The high conversion rate (10%) is achieved through laser-focused landing pages designed specifically for the campaign.
Customers often use their website or generic landing pages, which typically convert at a much lower rate (around 2%).
We believe in the power of targeted landing pages to significantly reduce CPL, increase conversion rates, and ultimately boost your ROI.
For E-commerce Clients – Main focus should be ROAS with emphasis on testing the CTR% & clicks of the ad copies. As the campaigns continue to launch – add ‘Frequency’ as a metric in your columns. You don’t want to get caught re-serving the exact ad over & over again to the same people. This can affect your customer feedback score.
For Lead Gen Clients – Main focus should be results (usually leads on a landing page form) & CPA (Cost-per-acquisition/cost-per-lead)(everyone changes terminology lol) – CTR% & clicks on ad copies. Again, frequency is important to monitor.
Metric #3 – Close Ratio
After analysing your lead generation metrics, the next crucial step is understanding your close ratio, a key indicator of your advertising effectiveness. In simple terms, it reveals what percentage of your leads successfully convert into closed deals.
Multiple factors influence your close ratio, including follow-up strategy, speed, offer, and brand awareness. However, several advertising strategies can significantly improve it.
Pre-qualifying leads through ad copy, landing pages, and forms ensures you reach the right audience. Additionally, cutting underperforming keywords and crafting highly targeted offers optimize your campaign for maximum conversion.
While a good close rate generally falls within the 20-30% range, this can vary significantly based on industry and specific circumstances. If you’re unsure of your current rate, start by using 20% as a benchmark and track it as leads convert over time.
This revision maintains the original word count, emphasizes key information, and incorporates relevant keywords for improved search engine discoverability.
New Revenue Formula:
Understanding the relationship between lead volume, conversion rate, and customer lifetime value (CLTV) is crucial for maximizing revenue potential. Consider this:
25 Leads x 20% Conversion Rate x $2,000 CLTV = $10,000 New Revenue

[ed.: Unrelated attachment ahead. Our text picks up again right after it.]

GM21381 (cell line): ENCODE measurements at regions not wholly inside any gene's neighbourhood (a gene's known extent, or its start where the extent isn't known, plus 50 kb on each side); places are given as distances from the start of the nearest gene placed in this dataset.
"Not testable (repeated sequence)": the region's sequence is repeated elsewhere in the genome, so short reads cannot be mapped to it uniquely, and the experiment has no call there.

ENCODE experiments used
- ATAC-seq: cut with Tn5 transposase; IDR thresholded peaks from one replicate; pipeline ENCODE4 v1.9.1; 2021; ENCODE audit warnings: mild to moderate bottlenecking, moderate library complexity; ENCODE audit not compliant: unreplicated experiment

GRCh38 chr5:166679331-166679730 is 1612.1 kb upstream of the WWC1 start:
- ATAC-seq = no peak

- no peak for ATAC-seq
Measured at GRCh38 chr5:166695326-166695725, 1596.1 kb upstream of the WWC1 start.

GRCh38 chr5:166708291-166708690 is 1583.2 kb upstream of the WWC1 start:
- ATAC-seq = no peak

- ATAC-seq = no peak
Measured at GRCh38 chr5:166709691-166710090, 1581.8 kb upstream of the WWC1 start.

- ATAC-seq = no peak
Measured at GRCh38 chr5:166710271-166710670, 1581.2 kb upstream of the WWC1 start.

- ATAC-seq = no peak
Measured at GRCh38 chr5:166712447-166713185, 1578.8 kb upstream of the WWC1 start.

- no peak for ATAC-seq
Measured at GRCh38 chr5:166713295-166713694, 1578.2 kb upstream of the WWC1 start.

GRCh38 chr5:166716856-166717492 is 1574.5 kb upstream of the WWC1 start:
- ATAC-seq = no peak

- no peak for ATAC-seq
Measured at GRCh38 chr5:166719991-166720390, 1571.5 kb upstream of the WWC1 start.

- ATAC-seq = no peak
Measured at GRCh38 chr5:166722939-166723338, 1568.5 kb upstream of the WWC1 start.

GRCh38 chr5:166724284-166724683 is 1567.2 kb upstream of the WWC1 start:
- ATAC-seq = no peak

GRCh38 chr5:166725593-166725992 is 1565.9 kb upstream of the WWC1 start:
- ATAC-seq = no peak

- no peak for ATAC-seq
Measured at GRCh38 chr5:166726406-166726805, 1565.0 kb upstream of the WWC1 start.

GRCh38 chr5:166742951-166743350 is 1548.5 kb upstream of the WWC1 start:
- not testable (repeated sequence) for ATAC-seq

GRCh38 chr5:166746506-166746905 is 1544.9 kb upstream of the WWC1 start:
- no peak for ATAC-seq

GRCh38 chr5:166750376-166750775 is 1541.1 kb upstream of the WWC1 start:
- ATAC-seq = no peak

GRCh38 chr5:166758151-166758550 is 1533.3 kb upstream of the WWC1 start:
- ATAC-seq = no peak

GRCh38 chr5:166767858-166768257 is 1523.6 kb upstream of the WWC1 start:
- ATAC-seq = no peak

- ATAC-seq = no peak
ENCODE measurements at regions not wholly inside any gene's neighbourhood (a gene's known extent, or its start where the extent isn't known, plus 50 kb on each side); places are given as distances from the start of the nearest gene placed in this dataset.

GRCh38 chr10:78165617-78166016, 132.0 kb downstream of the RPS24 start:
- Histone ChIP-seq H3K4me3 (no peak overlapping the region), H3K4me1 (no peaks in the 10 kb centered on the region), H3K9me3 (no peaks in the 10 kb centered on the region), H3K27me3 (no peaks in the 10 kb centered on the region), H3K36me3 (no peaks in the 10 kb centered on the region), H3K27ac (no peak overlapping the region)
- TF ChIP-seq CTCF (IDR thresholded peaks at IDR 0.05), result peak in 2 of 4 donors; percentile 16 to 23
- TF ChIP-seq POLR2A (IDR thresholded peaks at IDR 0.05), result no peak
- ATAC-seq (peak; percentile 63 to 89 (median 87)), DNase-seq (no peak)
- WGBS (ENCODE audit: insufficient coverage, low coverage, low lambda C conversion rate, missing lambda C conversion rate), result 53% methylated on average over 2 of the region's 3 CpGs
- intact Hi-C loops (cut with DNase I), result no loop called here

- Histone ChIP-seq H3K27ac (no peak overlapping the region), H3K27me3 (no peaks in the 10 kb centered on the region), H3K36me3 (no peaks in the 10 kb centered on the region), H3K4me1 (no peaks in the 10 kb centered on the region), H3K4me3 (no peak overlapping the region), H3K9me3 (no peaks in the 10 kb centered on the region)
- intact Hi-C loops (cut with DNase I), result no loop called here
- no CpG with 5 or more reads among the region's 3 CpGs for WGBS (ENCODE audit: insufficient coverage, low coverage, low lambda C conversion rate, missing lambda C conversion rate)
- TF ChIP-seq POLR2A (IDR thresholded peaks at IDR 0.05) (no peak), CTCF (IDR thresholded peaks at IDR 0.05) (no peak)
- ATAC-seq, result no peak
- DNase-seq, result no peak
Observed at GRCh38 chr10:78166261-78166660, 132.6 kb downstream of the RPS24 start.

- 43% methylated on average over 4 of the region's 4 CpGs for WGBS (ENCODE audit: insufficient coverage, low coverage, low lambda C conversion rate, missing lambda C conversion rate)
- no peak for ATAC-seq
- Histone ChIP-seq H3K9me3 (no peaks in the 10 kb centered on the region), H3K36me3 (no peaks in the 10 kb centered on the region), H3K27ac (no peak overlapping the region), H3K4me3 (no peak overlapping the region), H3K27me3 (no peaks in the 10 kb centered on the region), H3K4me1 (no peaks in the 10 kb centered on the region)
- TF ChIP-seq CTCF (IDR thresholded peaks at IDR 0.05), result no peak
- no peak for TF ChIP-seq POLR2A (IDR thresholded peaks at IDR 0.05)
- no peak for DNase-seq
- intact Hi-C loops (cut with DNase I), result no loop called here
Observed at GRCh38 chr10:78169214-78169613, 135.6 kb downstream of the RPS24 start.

Such specific calculations illuminate the true impact of your marketing efforts and simplify ROI analysis.
Presenting these figures to clients or management empowers informed decision-making while setting campaign goals.
A decline in close rate compared to previous periods triggers a thorough campaign optimization process, ensuring lead quality remains high.
If your keywords are strategically chosen, consider optimizing your messaging to attract better-qualified leads.
This pre-vetting process refines your audience, maximizing your conversion potential.
Metric #5 – CLTV (Customer Lifetime Value)
Another key metric for understanding your business’s financial health is CLTV, or “Customer Lifetime Value.” This metric helps you determine the average revenue you can expect to generate from a customer over the entire course of your relationship.
It’s vital for comprehending your break-even point and achieving a positive return on investment (ROI).
For example, in a service-based industry like HVAC, CLTV can range from $5,000 to $10,000 on average. Remember, this average is calculated over the entire lifetime of the customer relationship, not just the initial sale.
This means that while you may not see the full $5,000 to $10,000 immediately, consistently retaining customers and building strong relationships can significantly impact your long-term profitability.
When new leads land in your inbox, remember – it’s not always a straight shot to a sale. Nurturing these prospects through helpful follow-ups can lead them to trust your brand and become loyal customers. Once that trust is established, repeat purchases are highly likely.
But the journey doesn’t stop there. Each lead presents an opportunity to deliver even more value. Consider offering complimentary services through up-selling, down-selling, or cross-selling. This personalized approach not only enhances the customer experience but also boosts your Customer Lifetime Value (CLTV).
And don’t underestimate the power of referrals! By offering incentives like discounts or free services, you can leverage your satisfied customers’ networks to expand your reach and gain valuable new leads.
Understanding your CLTV empowers you to optimize your advertising strategy. By knowing the potential lifetime value of each customer, you can be more efficient and even more aggressive in attracting new leads and nurturing them into loyal brand advocates.
If you’re having trouble managing your Google PPC campaigns, it may be time to consider outsourcing your paid advertising to an experienced agency like Great Guest Posts.
Remember, in the fast-paced world of PPC, these metrics are your navigational stars. Sail by them wisely, and you’ll chart a course to PPC success that not only captures clicks but converts curiosity into concrete results.